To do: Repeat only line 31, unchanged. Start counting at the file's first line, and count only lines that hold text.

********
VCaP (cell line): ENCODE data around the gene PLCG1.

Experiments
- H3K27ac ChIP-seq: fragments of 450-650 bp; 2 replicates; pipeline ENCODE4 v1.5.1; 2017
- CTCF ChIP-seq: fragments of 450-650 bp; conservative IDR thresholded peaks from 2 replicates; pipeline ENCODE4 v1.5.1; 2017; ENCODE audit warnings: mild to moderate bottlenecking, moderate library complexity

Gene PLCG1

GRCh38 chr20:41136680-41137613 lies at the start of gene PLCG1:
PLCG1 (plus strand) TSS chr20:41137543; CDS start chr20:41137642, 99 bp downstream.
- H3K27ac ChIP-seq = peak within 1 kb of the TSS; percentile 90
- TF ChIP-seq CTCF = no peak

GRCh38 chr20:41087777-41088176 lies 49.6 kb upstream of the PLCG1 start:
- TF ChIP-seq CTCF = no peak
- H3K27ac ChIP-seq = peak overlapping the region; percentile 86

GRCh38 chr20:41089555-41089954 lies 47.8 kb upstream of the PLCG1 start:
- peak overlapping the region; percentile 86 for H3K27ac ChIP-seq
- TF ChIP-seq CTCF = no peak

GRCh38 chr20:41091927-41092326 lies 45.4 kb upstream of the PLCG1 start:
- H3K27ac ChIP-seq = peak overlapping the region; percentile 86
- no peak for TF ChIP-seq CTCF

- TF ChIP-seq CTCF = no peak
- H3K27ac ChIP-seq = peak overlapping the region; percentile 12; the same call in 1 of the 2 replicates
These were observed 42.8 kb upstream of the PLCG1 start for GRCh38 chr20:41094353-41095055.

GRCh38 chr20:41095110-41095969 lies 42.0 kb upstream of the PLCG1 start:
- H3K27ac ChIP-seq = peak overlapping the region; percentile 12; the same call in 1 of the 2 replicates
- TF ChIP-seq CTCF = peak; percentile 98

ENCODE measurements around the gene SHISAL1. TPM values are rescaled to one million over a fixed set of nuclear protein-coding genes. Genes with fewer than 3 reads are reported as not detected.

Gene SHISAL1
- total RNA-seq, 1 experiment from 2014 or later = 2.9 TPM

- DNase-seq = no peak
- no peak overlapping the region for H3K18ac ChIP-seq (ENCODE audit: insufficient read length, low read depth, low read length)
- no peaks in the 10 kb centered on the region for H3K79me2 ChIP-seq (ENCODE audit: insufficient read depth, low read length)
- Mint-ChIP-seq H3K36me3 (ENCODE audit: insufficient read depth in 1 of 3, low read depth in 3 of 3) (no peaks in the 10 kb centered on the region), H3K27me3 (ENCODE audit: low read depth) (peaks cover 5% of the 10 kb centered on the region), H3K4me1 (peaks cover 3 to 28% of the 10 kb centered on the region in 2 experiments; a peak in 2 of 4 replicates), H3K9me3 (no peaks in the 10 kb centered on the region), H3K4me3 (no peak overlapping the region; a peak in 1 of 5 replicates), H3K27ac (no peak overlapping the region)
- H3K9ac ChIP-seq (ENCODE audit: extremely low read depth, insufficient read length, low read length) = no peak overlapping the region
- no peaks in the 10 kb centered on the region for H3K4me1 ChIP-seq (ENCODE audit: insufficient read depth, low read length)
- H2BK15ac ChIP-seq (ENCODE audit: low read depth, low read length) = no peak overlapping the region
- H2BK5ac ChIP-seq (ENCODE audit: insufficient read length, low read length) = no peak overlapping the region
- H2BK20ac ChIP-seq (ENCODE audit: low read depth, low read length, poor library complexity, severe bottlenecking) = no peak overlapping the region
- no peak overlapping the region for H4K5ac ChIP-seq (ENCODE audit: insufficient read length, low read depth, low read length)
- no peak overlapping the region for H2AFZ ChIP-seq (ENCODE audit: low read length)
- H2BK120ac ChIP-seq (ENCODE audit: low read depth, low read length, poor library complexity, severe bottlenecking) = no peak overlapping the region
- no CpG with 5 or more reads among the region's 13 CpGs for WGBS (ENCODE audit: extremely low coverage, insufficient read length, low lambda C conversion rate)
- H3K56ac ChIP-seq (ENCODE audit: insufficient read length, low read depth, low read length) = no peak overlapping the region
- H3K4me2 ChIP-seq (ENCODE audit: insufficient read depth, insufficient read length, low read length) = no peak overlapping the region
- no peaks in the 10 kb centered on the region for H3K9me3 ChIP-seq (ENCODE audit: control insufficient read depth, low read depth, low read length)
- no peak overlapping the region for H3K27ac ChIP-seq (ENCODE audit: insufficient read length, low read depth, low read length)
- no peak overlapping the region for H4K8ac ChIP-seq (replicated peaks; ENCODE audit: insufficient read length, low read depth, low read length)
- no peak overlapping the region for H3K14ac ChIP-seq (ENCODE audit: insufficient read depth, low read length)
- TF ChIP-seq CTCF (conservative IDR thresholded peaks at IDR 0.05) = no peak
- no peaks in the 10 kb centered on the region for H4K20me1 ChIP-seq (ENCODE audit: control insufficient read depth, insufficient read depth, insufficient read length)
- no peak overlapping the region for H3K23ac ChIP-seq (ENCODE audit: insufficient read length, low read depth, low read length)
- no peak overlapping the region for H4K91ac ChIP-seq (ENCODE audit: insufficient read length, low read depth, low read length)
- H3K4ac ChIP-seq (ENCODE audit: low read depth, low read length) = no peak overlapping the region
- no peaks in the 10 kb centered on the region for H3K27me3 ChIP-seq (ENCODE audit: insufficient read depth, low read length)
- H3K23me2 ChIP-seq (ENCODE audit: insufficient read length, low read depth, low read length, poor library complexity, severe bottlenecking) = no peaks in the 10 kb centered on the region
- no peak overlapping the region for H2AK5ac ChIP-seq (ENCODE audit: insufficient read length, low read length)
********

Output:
- Mint-ChIP-seq H3K36me3 (ENCODE audit: insufficient read depth in 1 of 3, low read depth in 3 of 3) (no peaks in the 10 kb centered on the region), H3K27me3 (ENCODE audit: low read depth) (peaks cover 5% of the 10 kb centered on the region), H3K4me1 (peaks cover 3 to 28% of the 10 kb centered on the region in 2 experiments; a peak in 2 of 4 replicates), H3K9me3 (no peaks in the 10 kb centered on the region), H3K4me3 (no peak overlapping the region; a peak in 1 of 5 replicates), H3K27ac (no peak overlapping the region)